Some of you conversed with the clergy in front of you. A few of you smiled, and even took hands with those who were speaking with you. Others of you stared straight ahead, or looked with controlled anger at the clergy who were facing you. I could see the strain on your faces: the strain of the situation, and a weariness from this long, 67-day siege that has surrounded your department. I understand that this kind of experience takes its toll on a person. I hope that you have support – family, and counseling, and some kind of spiritual support as well. I want you to know that I noticed how you were faring, and that I prayed for each one of you that I saw, moving from face to face.

As you can probably sense, even if you wouldn’t say it this way, it’s so easy for us to lose sight of the deeper communion that we share. It’s so easy to lose sight of the humanity of the African American youth who are leading this movement. The racist narrative is so strong, with the 24-hour news cycle eager for conflict, painting them as bloodthirsty and wild rather than as brave and tenacious. The conflict itself, day after day, can cause us – can cause you – to lose sight of the flame of the holy in each of them. I’ve heard some of the things they have said to you, and some of the things you’ve said to them. I thought of them as I watched you, because I sensed how we can easily lose sight of your humanity as well, hidden away as it is behind riot gear and the stern veil of discipline that is needed for your work.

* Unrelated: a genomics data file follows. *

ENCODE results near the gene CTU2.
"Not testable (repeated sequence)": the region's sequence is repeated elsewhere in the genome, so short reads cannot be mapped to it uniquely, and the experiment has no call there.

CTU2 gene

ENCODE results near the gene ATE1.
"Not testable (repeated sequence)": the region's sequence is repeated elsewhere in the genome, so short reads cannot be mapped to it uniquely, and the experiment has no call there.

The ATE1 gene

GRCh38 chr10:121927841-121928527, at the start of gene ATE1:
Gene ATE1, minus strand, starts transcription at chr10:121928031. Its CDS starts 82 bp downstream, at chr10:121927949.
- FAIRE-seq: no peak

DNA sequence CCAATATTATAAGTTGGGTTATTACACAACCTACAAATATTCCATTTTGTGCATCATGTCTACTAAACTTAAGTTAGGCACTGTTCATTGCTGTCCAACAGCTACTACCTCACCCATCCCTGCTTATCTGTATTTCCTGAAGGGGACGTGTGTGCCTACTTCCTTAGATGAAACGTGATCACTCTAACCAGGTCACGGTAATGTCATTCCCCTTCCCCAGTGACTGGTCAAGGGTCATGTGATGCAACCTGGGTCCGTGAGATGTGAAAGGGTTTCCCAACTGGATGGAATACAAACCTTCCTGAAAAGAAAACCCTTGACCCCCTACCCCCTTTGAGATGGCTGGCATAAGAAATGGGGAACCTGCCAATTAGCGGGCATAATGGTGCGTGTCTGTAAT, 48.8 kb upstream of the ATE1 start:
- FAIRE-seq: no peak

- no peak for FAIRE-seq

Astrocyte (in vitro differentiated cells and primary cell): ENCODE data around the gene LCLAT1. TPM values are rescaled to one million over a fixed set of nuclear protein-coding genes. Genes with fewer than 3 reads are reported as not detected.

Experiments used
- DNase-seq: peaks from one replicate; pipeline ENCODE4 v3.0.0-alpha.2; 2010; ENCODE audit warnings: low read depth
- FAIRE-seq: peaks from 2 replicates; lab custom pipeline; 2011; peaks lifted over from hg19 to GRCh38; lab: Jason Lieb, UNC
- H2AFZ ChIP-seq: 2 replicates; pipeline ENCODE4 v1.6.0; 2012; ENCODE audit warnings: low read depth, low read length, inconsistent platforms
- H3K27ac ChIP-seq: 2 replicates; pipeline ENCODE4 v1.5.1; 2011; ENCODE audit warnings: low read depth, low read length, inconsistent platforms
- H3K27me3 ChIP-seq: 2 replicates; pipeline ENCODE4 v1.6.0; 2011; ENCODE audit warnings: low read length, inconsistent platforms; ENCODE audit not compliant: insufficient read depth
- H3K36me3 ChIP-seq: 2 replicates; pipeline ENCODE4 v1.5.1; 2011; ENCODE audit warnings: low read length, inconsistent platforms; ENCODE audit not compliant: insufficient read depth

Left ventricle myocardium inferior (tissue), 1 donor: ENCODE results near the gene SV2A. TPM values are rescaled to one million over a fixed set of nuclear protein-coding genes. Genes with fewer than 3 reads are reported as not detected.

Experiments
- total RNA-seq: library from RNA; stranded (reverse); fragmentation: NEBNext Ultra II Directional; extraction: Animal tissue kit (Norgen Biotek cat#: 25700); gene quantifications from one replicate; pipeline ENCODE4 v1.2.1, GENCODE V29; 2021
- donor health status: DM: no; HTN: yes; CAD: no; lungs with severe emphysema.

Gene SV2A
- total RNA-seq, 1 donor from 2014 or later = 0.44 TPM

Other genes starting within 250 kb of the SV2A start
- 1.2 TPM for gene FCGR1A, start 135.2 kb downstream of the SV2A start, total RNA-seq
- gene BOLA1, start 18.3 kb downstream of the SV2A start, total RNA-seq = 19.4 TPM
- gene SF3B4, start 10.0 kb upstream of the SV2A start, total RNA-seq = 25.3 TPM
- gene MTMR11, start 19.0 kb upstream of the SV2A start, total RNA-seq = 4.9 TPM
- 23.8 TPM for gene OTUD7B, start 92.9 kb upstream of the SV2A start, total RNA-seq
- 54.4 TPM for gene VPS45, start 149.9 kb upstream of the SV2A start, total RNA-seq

So, I want you to know that I stood on the other side of the standoff Monday and saw your humanity, saw you as men and women who are affected by what is happening.

“I want you to know that I…saw your humanity, saw you as men and women who are affected by what is happening.”

I also want you to know two things that I have been thinking since I left the police station Monday. The first is this: it is unfair to send a police officer into harm’s way without providing the kind of skills, tools, and cultural competencies that are needed to avoid the inappropriate use of lethal force. It is wrong to ask local police officers to manage dangerous situations without sufficient training in de-escalation, with few non-lethal strategies and tools, and with only limited knowledge of the culture and life situation of the people in the community. It is immoral to pour the overflow of the military industrial complex into local police departments like yours, and then expect you to somehow not see angry young people as enemy combatants. It is unconscionable for police commanders and public officials to send officers like you out from the insular culture of an almost entirely White police department, into a predominantly African American community, and expect them to succeed. It’s not fair to the community, and it’s not fair to you.